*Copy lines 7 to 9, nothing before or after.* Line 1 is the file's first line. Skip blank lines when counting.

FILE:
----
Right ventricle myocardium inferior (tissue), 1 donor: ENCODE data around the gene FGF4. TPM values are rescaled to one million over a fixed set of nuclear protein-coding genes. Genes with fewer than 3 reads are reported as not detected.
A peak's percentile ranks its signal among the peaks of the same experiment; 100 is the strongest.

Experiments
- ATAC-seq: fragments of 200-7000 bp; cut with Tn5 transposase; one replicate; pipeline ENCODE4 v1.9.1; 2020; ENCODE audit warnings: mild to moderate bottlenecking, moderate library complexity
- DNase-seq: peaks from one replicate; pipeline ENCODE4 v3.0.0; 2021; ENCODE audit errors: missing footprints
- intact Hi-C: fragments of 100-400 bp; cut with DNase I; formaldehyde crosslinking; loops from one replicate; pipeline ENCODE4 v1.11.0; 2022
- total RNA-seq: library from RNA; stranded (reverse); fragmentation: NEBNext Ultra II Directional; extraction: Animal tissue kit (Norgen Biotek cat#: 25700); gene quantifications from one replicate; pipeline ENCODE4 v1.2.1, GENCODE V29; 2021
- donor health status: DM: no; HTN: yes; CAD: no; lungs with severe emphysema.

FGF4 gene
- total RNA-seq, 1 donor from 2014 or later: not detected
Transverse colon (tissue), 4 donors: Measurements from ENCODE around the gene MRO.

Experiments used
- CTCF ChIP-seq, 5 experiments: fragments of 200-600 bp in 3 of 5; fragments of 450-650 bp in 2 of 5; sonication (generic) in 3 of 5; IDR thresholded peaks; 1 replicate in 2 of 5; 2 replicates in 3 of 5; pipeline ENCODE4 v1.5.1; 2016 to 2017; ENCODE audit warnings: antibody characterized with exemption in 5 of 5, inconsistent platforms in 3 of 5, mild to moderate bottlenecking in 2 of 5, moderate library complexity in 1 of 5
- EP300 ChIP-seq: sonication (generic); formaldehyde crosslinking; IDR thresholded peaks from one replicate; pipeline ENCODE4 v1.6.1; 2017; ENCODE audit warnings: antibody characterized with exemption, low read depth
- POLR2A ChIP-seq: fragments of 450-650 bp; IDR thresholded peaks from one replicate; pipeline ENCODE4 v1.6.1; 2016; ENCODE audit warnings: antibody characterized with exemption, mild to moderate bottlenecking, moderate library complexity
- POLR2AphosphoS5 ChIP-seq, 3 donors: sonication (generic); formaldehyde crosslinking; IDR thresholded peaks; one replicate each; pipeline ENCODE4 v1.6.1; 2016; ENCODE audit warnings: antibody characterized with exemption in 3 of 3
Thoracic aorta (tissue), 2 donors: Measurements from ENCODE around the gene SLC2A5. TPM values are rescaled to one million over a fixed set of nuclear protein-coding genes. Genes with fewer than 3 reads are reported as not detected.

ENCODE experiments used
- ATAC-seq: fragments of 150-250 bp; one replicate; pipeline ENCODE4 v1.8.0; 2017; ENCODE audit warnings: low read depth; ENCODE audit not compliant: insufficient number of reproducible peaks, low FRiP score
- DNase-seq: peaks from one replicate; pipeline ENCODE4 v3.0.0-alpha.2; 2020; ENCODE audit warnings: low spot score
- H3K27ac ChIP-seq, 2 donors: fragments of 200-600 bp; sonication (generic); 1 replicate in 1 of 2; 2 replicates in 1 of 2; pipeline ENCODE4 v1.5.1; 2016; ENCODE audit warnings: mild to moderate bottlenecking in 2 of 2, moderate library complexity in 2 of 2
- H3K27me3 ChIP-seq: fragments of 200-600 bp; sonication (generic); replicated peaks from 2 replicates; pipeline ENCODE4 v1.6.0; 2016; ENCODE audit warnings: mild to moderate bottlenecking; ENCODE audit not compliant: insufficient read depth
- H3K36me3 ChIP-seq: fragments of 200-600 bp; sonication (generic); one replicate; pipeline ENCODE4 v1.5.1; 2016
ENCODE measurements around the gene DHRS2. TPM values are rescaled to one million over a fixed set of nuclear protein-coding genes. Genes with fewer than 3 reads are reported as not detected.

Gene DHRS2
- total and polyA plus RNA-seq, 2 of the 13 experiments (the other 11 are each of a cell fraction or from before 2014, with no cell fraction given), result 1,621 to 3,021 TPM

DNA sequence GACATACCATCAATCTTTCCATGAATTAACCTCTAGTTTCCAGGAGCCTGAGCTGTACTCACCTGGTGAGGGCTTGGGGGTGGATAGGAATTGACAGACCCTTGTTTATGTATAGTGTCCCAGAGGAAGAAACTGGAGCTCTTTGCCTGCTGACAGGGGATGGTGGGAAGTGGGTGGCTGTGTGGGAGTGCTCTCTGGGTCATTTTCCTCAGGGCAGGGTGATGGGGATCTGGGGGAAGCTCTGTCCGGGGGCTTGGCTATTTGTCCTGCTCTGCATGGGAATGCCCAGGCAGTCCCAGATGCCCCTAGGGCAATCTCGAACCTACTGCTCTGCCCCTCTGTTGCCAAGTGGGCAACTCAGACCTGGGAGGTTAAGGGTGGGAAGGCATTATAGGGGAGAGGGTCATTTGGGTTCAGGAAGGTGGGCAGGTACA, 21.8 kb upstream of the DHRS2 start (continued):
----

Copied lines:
- total RNA-seq: library from RNA; stranded (reverse); fragmentation: NEBNext Ultra II Directional; extraction: Animal tissue kit (Norgen Biotek cat#: 25700); gene quantifications from one replicate; pipeline ENCODE4 v1.2.1, GENCODE V29; 2021
- donor health status: DM: no; HTN: yes; CAD: no; lungs with severe emphysema.

FGF4 gene